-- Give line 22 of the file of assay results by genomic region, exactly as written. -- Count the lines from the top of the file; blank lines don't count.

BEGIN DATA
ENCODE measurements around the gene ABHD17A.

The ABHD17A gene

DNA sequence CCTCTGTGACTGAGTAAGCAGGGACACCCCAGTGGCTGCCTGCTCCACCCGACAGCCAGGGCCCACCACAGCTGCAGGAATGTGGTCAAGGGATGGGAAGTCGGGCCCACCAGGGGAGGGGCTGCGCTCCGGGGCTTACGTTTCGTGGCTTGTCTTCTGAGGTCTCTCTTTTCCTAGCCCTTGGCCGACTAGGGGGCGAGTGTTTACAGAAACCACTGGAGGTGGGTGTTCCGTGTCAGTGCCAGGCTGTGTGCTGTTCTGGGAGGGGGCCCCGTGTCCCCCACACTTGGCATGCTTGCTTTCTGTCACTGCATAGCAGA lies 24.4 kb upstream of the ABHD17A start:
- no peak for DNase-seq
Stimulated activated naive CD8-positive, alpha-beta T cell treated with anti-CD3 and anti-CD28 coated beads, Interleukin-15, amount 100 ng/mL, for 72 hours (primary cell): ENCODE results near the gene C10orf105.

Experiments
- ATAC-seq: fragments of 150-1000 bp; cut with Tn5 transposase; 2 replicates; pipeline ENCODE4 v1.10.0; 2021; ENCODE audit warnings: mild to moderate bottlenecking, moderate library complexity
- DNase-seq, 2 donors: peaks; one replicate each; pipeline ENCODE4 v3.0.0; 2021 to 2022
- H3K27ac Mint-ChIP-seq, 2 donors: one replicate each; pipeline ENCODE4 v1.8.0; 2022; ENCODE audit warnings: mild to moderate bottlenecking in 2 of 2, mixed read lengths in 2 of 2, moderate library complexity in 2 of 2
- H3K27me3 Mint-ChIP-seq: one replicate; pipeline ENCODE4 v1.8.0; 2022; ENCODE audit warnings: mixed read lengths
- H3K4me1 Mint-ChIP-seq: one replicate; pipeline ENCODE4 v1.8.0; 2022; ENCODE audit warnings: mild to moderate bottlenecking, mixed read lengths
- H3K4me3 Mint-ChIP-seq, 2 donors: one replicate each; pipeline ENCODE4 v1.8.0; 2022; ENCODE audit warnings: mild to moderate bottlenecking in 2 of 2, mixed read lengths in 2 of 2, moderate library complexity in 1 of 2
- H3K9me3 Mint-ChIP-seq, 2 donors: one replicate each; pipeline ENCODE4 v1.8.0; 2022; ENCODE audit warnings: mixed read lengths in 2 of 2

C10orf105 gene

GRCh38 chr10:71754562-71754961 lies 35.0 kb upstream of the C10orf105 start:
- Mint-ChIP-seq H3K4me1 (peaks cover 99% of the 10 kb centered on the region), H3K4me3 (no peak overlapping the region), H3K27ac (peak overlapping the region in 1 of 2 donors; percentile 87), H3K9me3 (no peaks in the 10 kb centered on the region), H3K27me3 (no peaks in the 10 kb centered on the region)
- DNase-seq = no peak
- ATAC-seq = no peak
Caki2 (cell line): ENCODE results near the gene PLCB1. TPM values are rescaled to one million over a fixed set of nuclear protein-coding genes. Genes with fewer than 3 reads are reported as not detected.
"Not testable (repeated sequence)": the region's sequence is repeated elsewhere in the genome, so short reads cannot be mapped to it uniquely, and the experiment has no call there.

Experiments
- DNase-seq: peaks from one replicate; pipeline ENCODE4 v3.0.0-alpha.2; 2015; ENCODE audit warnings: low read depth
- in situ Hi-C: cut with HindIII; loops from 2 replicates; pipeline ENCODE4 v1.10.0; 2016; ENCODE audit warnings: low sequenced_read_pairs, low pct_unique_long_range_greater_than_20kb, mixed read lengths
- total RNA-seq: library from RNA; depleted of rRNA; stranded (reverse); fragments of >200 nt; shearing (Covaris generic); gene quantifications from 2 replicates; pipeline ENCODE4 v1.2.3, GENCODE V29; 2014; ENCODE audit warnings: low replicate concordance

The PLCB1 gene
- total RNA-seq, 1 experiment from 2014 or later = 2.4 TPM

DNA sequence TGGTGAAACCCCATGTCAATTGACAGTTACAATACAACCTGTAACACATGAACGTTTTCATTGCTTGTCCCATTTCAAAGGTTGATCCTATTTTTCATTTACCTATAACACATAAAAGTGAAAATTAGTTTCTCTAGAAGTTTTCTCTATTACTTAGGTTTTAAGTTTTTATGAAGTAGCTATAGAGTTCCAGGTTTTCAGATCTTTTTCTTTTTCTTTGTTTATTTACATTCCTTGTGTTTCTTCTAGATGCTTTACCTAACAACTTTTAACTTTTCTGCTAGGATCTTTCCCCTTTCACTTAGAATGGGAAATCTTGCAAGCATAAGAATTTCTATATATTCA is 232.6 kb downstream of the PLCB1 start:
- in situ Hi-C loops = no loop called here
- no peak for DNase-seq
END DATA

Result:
- DNase-seq: peaks from one replicate; pipeline ENCODE4 v3.0.0-alpha.2; 2015; ENCODE audit warnings: low read depth